Rclone mount bandwidth usage?

I apologize if this question is covered in the documentation, but I wasn't able to find anything that covered it.

If I mount a B2 bucket, and am writing a file in a "slowly growing" manner, what does the bandwidth usage look like? As an example, let's say that I am uploading a file via FTP to the mounted drive, and the FTP server writes out 1MB, then expands the file to 2MB, and on and on up to 100MB.
Does rclone need to only send 100MB? Or does it send 1 + 2 + 3 + ... + 100? Or something in between?

Similarly, on the reading end, if a user is doing random reads from a file stored on B2, does rclone / B2 support only fetching the small pieces of the file that the user is requiring?

Thanks in advance!

Cheers,
Jon

hello,

hard to give a good answer, as you did not answer any of the questions...
using -v of -vv, rclone's output will let know what it is doing.

the documentation for rclone mount can be found here

I understand that there is a requested format for questions in this forum, but my question doesn't really fit the type where output of '-v' is helpful. I read the documentation that you linked to, and unless I'm missing something, it doesn't cover my question.

i guess i am not understanding your use-use, are you using b2 or ftp?

I want to use b2, and am asking how rclone mount works when a program is writing a file out in stages. Perhaps I confused things by using FTP as that example program.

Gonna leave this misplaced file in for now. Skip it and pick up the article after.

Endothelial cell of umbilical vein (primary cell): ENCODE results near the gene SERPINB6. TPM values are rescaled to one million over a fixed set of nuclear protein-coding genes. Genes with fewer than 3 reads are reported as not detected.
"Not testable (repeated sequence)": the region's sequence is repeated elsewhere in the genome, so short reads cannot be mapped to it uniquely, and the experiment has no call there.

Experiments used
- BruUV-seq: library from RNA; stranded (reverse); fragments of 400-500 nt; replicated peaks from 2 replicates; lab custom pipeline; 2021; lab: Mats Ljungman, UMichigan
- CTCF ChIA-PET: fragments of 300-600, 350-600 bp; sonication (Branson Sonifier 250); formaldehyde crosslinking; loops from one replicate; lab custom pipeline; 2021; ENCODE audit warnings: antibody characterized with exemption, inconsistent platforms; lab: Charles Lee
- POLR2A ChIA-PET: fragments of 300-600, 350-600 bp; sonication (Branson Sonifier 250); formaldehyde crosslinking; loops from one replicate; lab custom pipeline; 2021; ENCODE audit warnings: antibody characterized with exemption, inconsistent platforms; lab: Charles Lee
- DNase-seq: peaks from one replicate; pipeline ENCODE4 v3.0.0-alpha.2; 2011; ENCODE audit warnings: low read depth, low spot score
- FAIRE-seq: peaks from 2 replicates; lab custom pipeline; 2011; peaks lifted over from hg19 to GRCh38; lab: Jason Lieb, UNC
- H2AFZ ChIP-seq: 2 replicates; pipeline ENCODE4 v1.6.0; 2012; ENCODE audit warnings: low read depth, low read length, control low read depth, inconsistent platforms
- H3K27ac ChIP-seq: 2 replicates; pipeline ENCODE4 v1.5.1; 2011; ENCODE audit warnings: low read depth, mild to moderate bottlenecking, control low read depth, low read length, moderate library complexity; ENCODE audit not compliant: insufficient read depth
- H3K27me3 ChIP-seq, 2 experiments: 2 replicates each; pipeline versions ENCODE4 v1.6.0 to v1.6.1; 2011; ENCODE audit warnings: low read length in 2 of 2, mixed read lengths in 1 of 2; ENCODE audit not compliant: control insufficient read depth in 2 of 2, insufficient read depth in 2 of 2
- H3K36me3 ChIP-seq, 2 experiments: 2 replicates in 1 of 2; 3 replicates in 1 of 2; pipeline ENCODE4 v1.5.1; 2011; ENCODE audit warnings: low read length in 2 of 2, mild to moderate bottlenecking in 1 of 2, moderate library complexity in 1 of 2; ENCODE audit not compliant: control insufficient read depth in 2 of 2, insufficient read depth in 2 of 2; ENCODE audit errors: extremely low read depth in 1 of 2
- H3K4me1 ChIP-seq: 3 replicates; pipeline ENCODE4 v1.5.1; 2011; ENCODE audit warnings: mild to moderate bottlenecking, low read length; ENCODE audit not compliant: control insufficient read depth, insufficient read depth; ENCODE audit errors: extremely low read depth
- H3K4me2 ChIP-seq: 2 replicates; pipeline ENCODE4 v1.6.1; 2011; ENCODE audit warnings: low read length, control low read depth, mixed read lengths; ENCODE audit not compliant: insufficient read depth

If some program writes out 1MB, then expands the file to 2MB, etc, what does the bandwidth between rclone and b2 look like? Does it send 1MB, then 2MB over the internet?

it depends on the rclone version, rclone mount command and flags.

once rclone determines a file is not in use for a period of time, it will upload the entire file to cloud.

let's say you have a text file in b2
the time period window is 30 seconds --vfs-write-back=30s

within that 30 second time window, you edit and save that text file several times.
rclone does not re-upload the entire file per each change/save.
for each file change, rclone resets the time window back to 30 seconds.
once that time period expires and rclone notices that the file has not changed, only then does rclone upload the file from the local vfs cache to b2.

this can be seen using a log.
here i open a text file and edit/save it 3 times within 30 seconds.
for each of the thee edit/save, rclone resets the time window to 30 seconds.
once 30 seconds go by and rclone knows the file has not changed, then rclone uploads it one time

2021/10/13 14:21:15 INFO  : file.txt: vfs cache: queuing for upload in 30s
2021/10/13 14:21:20 INFO  : file.txt: vfs cache: queuing for upload in 30s
2021/10/13 14:21:24 INFO  : file.txt: vfs cache: queuing for upload in 30s
2021/10/13 14:21:55 INFO  : file.txt: Copied (replaced existing)
2021/10/13 14:21:55 INFO  : file.txt: vfs cache: upload succeeded try #1

If you are not using --vfs-cache-mode then the file will be uploaded straight to b2, so 100M of usage. If you are using --vfs-cache-mode then it depends on quite a few things!

Firstly if the file is open then it won't be uploaded so the file needs to be closed in order to be uploaded.

Secondly the file won't be uploaded for --vfs-write-back interval once it is closed. So the worst case would be open file, write something, close, wait for more than --vfs-write-back - that will upload the whole file so far. However if the file is being uploaded and it is opened again, then the upload will be cancelled.

So its complicated!

However as @asdffdsa suggested you can see the INFO lines in the log to see exactly when a file was uploaded and use -vv to get more insight with the DEBUG logs.

That's super helpful. Thank you!